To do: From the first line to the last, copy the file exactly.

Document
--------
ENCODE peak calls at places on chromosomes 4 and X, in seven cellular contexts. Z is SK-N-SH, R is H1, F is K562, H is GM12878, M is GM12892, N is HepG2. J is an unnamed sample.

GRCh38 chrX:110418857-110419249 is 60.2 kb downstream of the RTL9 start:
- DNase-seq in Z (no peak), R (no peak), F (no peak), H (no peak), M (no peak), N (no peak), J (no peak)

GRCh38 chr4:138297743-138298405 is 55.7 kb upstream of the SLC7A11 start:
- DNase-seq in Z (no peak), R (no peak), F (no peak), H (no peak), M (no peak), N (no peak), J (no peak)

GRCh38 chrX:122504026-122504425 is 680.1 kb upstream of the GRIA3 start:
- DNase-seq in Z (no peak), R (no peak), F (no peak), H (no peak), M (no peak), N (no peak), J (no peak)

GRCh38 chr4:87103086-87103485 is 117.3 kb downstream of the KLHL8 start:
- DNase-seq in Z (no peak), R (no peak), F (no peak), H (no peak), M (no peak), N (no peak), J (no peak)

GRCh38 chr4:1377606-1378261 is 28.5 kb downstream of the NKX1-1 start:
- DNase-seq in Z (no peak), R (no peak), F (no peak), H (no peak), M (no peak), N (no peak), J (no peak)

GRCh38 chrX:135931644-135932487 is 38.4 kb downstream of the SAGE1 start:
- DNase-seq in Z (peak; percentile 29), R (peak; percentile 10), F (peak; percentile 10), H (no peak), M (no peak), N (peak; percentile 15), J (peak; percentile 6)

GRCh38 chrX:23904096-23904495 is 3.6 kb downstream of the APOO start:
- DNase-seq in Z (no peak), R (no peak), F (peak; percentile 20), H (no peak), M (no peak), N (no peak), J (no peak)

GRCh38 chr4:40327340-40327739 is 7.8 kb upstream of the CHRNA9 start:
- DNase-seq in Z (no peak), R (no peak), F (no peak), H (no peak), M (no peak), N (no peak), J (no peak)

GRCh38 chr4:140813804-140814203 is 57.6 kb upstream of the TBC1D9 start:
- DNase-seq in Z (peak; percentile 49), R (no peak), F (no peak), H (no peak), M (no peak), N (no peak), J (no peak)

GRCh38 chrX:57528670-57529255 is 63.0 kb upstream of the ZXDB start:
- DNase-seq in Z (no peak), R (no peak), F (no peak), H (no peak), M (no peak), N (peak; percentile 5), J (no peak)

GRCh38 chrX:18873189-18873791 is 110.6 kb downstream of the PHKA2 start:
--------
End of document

ENCODE peak calls at places on chromosomes 4 and X, in seven cellular contexts. Z is SK-N-SH, R is H1, F is K562, H is GM12878, M is GM12892, N is HepG2. J is an unnamed sample.

GRCh38 chrX:110418857-110419249 is 60.2 kb downstream of the RTL9 start:
- DNase-seq in Z (no peak), R (no peak), F (no peak), H (no peak), M (no peak), N (no peak), J (no peak)

GRCh38 chr4:138297743-138298405 is 55.7 kb upstream of the SLC7A11 start:
- DNase-seq in Z (no peak), R (no peak), F (no peak), H (no peak), M (no peak), N (no peak), J (no peak)

GRCh38 chrX:122504026-122504425 is 680.1 kb upstream of the GRIA3 start:
- DNase-seq in Z (no peak), R (no peak), F (no peak), H (no peak), M (no peak), N (no peak), J (no peak)

GRCh38 chr4:87103086-87103485 is 117.3 kb downstream of the KLHL8 start:
- DNase-seq in Z (no peak), R (no peak), F (no peak), H (no peak), M (no peak), N (no peak), J (no peak)

GRCh38 chr4:1377606-1378261 is 28.5 kb downstream of the NKX1-1 start:
- DNase-seq in Z (no peak), R (no peak), F (no peak), H (no peak), M (no peak), N (no peak), J (no peak)

GRCh38 chrX:135931644-135932487 is 38.4 kb downstream of the SAGE1 start:
- DNase-seq in Z (peak; percentile 29), R (peak; percentile 10), F (peak; percentile 10), H (no peak), M (no peak), N (peak; percentile 15), J (peak; percentile 6)

GRCh38 chrX:23904096-23904495 is 3.6 kb downstream of the APOO start:
- DNase-seq in Z (no peak), R (no peak), F (peak; percentile 20), H (no peak), M (no peak), N (no peak), J (no peak)

GRCh38 chr4:40327340-40327739 is 7.8 kb upstream of the CHRNA9 start:
- DNase-seq in Z (no peak), R (no peak), F (no peak), H (no peak), M (no peak), N (no peak), J (no peak)

GRCh38 chr4:140813804-140814203 is 57.6 kb upstream of the TBC1D9 start:
- DNase-seq in Z (peak; percentile 49), R (no peak), F (no peak), H (no peak), M (no peak), N (no peak), J (no peak)

GRCh38 chrX:57528670-57529255 is 63.0 kb upstream of the ZXDB start:
- DNase-seq in Z (no peak), R (no peak), F (no peak), H (no peak), M (no peak), N (peak; percentile 5), J (no peak)

GRCh38 chrX:18873189-18873791 is 110.6 kb downstream of the PHKA2 start: